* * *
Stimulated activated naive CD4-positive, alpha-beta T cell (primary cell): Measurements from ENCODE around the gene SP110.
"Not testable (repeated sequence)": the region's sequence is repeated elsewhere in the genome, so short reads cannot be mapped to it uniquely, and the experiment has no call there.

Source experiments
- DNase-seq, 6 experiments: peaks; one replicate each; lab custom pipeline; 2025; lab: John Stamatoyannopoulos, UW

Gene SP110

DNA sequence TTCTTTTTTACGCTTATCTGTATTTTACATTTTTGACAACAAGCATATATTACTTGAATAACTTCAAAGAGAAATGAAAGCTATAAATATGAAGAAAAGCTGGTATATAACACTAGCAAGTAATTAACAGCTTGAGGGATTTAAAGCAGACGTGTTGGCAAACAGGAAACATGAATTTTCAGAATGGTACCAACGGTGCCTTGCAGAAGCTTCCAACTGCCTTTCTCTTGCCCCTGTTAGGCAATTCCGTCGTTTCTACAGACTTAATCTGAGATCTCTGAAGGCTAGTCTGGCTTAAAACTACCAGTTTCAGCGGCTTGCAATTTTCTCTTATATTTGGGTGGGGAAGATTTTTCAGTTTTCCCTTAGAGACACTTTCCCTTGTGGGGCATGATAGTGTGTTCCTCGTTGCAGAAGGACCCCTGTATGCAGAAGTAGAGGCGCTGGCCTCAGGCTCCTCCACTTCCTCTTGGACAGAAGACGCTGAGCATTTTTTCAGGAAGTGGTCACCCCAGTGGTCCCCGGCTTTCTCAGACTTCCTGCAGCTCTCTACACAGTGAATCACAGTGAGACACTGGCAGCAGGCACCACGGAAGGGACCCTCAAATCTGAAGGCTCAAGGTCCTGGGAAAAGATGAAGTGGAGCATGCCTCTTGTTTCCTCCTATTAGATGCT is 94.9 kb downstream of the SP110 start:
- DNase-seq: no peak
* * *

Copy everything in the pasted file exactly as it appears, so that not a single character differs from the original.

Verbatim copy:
Stimulated activated naive CD4-positive, alpha-beta T cell (primary cell): Measurements from ENCODE around the gene SP110.
"Not testable (repeated sequence)": the region's sequence is repeated elsewhere in the genome, so short reads cannot be mapped to it uniquely, and the experiment has no call there.

Source experiments
- DNase-seq, 6 experiments: peaks; one replicate each; lab custom pipeline; 2025; lab: John Stamatoyannopoulos, UW

Gene SP110

DNA sequence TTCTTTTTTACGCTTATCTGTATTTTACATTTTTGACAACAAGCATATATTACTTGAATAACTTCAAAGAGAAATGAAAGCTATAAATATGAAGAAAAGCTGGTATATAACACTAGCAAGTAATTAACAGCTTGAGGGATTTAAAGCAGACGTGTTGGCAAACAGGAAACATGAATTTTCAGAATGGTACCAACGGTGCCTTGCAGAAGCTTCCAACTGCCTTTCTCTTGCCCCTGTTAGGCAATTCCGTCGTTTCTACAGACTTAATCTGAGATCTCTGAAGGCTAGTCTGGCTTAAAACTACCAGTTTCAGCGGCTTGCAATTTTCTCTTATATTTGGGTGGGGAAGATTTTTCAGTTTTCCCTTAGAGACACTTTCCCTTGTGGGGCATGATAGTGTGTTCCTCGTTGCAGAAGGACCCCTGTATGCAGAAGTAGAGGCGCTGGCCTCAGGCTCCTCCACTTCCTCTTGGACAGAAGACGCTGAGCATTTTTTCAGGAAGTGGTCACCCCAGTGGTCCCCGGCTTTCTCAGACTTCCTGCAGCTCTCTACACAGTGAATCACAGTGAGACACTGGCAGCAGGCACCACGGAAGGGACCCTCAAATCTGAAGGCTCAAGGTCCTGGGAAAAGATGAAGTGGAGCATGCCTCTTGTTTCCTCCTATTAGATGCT is 94.9 kb downstream of the SP110 start:
- DNase-seq: no peak